Step by Step Instructions for Potting Up Seedlings
After far too much rain, I finally got the chance to do some potting up outdoors today! I've been doing it in the workshop in the basement, which is fine, but doing it outdoors is just so much better. Today I was hoping to pot up Sweet William, Black and White Dianthus, Pink Chinese Celery, Nicotiana and Rose Campion, but I only got the last two done. But with this stretch of sun in the forecast, they'll be done before the weekend! I got myself set up at the picnic table with all of my supplies, a mango milk tea boba, and I got to it.
Generally speaking, you want to pot up about 28 days after they were seeded, though sooner if they're growing like gangbusters, later if they're slow.
A bin with a 60/40 mix of container soil and Sea Soil, plus a healthy amount of Gaia Green All-Purpose fertilizer
Freshly washed 4" pots (soaked overnight in a bin of bleachy water to sanitize)
Labels and a Sharpie
A tray to catch the mess
A compost bucket
A note that I didn't buy the 4" pots, or the 6 cells, all of that throwaway plastic stuff can be found for free if you ask for them in your local Buy Nothing Group (or whatever giveaway groups you might be part of), or at your local garden centre. I live down the street from Hunter's Garden Centre, and I asked if I could go through their dumpster that was overflowing with plastic pots! Given that they were used, bleaching (you can also use peroxide) is imperative, to make sure that no disease, bugs, eggs, or fungus gets transferred to your plants.
Gently remove your seedling from its container. My method is to put my hand loosely over all of the seedlings, and then gently flip it upside down. Then I'll push (again oh-so-gently) on the bottom of each cell to loosen them up. Another soft flip and they're ready to pull out! Put them aside while you prepare your pots.
Fill your pots almost full of soil mix, but not packed down. You want it about this full:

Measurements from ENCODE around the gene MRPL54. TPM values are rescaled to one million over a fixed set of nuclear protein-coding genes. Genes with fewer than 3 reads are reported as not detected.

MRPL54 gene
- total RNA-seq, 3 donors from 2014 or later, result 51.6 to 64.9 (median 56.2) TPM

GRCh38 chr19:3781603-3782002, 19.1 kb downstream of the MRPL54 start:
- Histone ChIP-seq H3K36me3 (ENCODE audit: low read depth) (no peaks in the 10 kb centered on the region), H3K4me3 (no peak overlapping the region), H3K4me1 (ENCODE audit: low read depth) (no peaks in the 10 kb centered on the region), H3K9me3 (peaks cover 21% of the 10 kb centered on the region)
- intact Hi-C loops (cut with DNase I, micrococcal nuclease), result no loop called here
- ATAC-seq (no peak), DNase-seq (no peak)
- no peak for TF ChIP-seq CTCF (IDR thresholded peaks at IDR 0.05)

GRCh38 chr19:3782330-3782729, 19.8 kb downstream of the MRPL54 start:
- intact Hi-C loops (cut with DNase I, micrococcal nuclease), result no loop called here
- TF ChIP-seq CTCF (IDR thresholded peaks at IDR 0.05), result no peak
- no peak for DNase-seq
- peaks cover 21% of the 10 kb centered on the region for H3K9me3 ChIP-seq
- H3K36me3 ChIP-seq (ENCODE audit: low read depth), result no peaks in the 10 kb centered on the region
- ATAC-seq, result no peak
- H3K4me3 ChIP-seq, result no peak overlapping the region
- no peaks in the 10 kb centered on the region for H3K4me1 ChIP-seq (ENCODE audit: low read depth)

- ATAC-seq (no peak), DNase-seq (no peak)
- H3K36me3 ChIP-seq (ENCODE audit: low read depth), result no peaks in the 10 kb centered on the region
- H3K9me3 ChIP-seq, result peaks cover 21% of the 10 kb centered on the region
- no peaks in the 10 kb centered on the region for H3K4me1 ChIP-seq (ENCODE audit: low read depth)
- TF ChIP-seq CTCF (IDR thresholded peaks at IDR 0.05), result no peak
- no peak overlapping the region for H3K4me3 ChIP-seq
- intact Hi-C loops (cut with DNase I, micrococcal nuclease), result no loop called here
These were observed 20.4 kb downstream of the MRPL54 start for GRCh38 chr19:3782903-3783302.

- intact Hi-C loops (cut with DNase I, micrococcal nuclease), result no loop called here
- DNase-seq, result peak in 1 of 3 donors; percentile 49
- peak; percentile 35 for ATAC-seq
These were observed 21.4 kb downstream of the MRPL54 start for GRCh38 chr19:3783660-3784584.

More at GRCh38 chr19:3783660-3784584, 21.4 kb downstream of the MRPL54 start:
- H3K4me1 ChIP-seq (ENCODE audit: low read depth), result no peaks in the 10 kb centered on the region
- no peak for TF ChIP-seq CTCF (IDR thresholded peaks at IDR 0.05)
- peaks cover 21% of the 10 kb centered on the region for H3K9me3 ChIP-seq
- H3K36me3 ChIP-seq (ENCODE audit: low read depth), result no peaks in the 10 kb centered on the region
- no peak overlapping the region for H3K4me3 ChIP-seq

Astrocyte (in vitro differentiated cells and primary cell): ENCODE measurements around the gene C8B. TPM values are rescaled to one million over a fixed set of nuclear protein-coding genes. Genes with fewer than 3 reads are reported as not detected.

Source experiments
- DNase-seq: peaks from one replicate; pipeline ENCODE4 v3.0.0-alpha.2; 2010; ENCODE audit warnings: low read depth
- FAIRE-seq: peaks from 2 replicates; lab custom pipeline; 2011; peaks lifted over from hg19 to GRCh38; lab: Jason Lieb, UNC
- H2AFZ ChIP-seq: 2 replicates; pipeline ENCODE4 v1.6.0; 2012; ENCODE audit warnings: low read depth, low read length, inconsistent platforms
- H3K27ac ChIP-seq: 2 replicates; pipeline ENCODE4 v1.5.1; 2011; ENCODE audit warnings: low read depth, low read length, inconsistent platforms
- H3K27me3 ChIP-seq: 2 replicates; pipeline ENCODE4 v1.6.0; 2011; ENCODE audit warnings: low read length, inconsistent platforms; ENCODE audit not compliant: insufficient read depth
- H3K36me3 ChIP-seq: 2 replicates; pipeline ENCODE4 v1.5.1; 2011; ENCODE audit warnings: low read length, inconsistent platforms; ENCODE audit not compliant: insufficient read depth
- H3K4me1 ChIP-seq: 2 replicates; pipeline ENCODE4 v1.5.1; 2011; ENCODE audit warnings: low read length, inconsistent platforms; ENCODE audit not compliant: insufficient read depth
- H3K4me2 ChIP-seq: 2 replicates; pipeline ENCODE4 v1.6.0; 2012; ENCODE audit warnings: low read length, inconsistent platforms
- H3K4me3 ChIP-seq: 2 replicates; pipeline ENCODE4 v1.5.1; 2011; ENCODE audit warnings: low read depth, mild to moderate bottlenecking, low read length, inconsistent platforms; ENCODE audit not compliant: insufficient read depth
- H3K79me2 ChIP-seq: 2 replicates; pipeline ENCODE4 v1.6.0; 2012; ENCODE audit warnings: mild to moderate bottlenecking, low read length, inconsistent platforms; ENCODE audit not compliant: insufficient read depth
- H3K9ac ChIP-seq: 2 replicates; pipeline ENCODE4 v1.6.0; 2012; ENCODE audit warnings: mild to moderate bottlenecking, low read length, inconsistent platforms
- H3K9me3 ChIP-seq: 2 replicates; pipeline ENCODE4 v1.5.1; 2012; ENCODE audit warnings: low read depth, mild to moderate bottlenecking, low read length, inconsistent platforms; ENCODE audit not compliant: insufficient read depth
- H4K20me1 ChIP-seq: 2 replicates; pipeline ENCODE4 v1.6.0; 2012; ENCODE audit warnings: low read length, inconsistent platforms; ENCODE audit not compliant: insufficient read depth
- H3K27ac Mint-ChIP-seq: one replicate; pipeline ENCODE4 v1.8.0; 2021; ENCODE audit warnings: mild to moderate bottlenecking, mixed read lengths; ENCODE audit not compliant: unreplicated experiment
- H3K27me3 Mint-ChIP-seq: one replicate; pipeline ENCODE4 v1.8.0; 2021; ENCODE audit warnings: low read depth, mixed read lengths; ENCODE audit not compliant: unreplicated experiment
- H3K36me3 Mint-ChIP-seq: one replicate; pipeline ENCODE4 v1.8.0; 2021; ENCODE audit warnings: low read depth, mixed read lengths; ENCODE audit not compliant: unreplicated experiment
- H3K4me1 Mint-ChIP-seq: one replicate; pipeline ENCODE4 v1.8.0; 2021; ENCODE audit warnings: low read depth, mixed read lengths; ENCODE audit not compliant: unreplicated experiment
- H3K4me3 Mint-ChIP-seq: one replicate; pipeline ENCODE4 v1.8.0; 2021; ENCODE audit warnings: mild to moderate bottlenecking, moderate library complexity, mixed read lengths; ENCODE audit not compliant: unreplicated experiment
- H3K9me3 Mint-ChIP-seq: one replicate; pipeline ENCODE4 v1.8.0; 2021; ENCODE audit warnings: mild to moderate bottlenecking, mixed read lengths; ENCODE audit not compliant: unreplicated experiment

Then you'll need to make a small well in the centre, but not too deep, you want lots of room for your seedling to grow roots! This is maybe up to my second knuckle, so about an inch or so.
Gently grasp one of the seedlings at its base. I like to come in from above and use all five fingers to do this part, I don't want to uproot it from its soil. Give it a tug and it should slide right out of the container. Give it a quick once-over, how is the root development? Is there any algae or mould? If so, pick it off and throw it in the compost bucket. Are there two (or more) seedlings in that one plug? If there are two equally-sized seedlings, you can pull them apart, verrrry carefully, and give them each their own pot. Or you can stick one in your garden now and see if it thrives! I ended up planting five rose campion seedlings in our sidewalk garden today, just to see what happens. You can also just compost the extras, especially if they're tiny.
The seedling on the left is a little bit rootbound, another day or two and it might not be too happy! In that case, I'll loosen it up, pulling the soil apart a bit to spread out the roots. The one on the right is perfect, lots of root development all through the soil, right to the bottom, but not overcrowded.
Pro tip! Bottom water the tray that the containers are sitting in an hour or two before potting up. This makes sure that they'll come out of the containers more easily, it ensures that the roots are juicy and flexible, and it just makes them that much happier when they get into their new home.
Nestle your seedling into the well in the new pot. Don't squish it in too hard, remember that you want room for further root growth! Press down on the soil around it, your seedling will likely stick out a bit above it when you're done.
Top it up with more soil. I like to use one hand to push the seedling and all of its leaves off to one side so I can dump a big pile of new soil in to cover the original plug. I do this on one side and then the other, and then spread the new soil evenly around. Then again gently press it all down, lifting the leaves and ensuring everything is all tucked in.
Label every pot! Enough seedlings look alike that it is very easy to forget which is which. I'm growing three varieties of nicotiana, fours kinds of tomatoes, three different echinaceas, I might die if I don't label them all, actually. I put the name of the plant and it's variety, the date it was seeded, and the date it was potted up. Make sure to use a marker that won't wash or rub away easily.
And that's it! Rinse and repeat until all of your babies are moved into their new (temporary) homes. Bring them back to where they're been living and say nice comforting things to them. They might be a bit traumatized by all the excitement! Again, I prefer to bottom water, but that's because they're in a very humid basement. If yours are in a windowsill, or otherwise fairly dry area, watering them from the top is a good idea.
Here's to more sunny days!